John Clare (13 July 1793 – 20 May 1864 / Northamptonshire / England)
From The Parish: A Satire
In politics and politicians' lies
The modern farmer waxes wondrous wise;
Opinionates with wisdom all compact,
And een could tell a nation how to act;
Throws light on darkness with excessive skill,
Knows who acts well and whose designs are ill,
Proves half the members nought but bribery's tools,
And calls the past a dull dark age of fools.
As wise as Solomon they read the news,
Not with their blind forefathers' simple views,
Who read of wars, and wished that wars would cease,
And blessed the King, and wished his country peace;
Who marked the weight of each fat sheep and ox,
The price of grain and rise and fall of stocks;
Who thought it learning how to buy and sell,
And him a wise man who could manage well.
No, not with such old-fashioned, idle views
Do these newsmongers traffic with the news.
They read of politics and not of grain,
And speechify and comment and explain,
And know so much of Parliament and state
You'd think they're members when you heard them prate;
And know so little of their farms the while
They can but urge a wiser man to smile.
A thing all consequence here takes the lead,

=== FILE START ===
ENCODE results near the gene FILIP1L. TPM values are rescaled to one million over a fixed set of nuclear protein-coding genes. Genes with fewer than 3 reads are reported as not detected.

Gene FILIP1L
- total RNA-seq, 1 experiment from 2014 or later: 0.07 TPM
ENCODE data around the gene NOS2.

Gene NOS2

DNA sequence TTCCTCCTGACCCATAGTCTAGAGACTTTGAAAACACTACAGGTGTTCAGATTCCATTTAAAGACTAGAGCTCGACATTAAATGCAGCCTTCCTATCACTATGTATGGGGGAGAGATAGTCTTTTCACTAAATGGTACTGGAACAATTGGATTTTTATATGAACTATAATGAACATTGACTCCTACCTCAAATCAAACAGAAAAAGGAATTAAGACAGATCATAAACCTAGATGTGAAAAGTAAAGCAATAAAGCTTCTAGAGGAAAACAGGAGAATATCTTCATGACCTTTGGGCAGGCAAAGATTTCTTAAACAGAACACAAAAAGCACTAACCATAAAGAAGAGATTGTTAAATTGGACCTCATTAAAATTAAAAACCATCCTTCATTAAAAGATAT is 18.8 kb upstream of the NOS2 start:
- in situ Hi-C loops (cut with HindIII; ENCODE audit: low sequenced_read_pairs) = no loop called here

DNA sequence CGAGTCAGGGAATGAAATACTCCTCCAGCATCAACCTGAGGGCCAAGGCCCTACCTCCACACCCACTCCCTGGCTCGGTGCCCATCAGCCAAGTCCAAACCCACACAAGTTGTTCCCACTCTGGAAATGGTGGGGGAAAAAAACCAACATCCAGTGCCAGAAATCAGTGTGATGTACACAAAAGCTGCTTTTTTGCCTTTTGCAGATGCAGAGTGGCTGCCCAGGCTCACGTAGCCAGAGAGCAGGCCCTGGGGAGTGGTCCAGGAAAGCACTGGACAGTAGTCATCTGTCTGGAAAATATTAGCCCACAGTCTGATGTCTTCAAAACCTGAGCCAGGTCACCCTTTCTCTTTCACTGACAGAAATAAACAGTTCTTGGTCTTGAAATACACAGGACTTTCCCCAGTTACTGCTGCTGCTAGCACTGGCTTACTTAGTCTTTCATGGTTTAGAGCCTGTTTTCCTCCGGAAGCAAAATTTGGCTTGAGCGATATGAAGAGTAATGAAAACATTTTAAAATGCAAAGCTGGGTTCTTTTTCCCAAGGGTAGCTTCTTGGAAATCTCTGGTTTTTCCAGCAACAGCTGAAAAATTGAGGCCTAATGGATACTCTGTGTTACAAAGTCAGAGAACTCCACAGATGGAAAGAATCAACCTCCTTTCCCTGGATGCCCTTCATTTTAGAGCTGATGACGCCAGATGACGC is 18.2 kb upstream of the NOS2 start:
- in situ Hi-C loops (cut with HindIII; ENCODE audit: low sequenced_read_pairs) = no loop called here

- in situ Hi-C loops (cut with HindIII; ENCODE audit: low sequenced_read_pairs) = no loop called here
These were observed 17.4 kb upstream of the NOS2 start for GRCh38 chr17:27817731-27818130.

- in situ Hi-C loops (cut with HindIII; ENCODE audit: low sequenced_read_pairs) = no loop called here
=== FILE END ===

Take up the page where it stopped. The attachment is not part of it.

Reigning knight-errant oer this dirty breed--
A bailiff he, and who so great to brag
Of law and all its terrors as Bumtagg;
Fawning a puppy at his master's side
And frowning like a wolf on all beside;
Who fattens best where sorrow worst appears
And feeds on sad misfortune's bitterest tears?
Such is Bumtagg the bailiff to a hair,
The worshipper and demon of despair,
Who waits and hopes and wishes for success
At every nod and signal of distress,
Happy at heart, when storms begin to boil,
To seek the shipwreck and to share the spoil.
Brave is this Bumtagg, match him if you can;
For there's none like him living--save his man.
As every animal assists his kind
Just so are these in blood and business joined;
Yet both in different colours hide their art,
And each as suits his ends transacts his part.
One keeps the heart-bred villain full in sight,
The other cants and acts the hypocrite,
Smoothing the deed where law sharks set their gin
Like a coy dog to draw misfortune in.
But both will chuckle oer their prisoners' sighs
And are as blest as spiders over flies.
Such is Bumtagg, whose history I resign,
As other knaves wait room to stink and shine;
And, as the meanest knave a dog can brag,
Such is the lurcher that assists Bumtagg.
Comments about this poem (From The Parish: A Satire by John Clare )
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